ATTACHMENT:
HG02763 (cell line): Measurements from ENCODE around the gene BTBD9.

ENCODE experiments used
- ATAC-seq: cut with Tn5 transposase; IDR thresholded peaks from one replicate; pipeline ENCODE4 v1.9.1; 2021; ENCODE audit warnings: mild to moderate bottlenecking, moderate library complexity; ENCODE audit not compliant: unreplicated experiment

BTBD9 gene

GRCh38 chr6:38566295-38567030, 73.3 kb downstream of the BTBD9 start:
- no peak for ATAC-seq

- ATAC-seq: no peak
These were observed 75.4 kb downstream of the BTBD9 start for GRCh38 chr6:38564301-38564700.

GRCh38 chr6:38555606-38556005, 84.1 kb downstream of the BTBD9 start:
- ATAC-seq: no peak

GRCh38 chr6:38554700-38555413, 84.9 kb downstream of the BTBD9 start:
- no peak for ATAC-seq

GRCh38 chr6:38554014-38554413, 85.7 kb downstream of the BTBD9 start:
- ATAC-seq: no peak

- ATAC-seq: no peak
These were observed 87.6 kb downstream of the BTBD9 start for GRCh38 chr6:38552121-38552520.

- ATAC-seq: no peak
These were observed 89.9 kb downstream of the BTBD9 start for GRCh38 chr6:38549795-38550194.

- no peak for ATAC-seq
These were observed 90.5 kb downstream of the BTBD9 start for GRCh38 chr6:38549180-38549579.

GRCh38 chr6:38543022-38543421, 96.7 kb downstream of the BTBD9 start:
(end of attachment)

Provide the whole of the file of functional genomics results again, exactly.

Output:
HG02763 (cell line): Measurements from ENCODE around the gene BTBD9.

ENCODE experiments used
- ATAC-seq: cut with Tn5 transposase; IDR thresholded peaks from one replicate; pipeline ENCODE4 v1.9.1; 2021; ENCODE audit warnings: mild to moderate bottlenecking, moderate library complexity; ENCODE audit not compliant: unreplicated experiment

BTBD9 gene

GRCh38 chr6:38566295-38567030, 73.3 kb downstream of the BTBD9 start:
- no peak for ATAC-seq

- ATAC-seq: no peak
These were observed 75.4 kb downstream of the BTBD9 start for GRCh38 chr6:38564301-38564700.

GRCh38 chr6:38555606-38556005, 84.1 kb downstream of the BTBD9 start:
- ATAC-seq: no peak

GRCh38 chr6:38554700-38555413, 84.9 kb downstream of the BTBD9 start:
- no peak for ATAC-seq

GRCh38 chr6:38554014-38554413, 85.7 kb downstream of the BTBD9 start:
- ATAC-seq: no peak

- ATAC-seq: no peak
These were observed 87.6 kb downstream of the BTBD9 start for GRCh38 chr6:38552121-38552520.

- ATAC-seq: no peak
These were observed 89.9 kb downstream of the BTBD9 start for GRCh38 chr6:38549795-38550194.

- no peak for ATAC-seq
These were observed 90.5 kb downstream of the BTBD9 start for GRCh38 chr6:38549180-38549579.

GRCh38 chr6:38543022-38543421, 96.7 kb downstream of the BTBD9 start: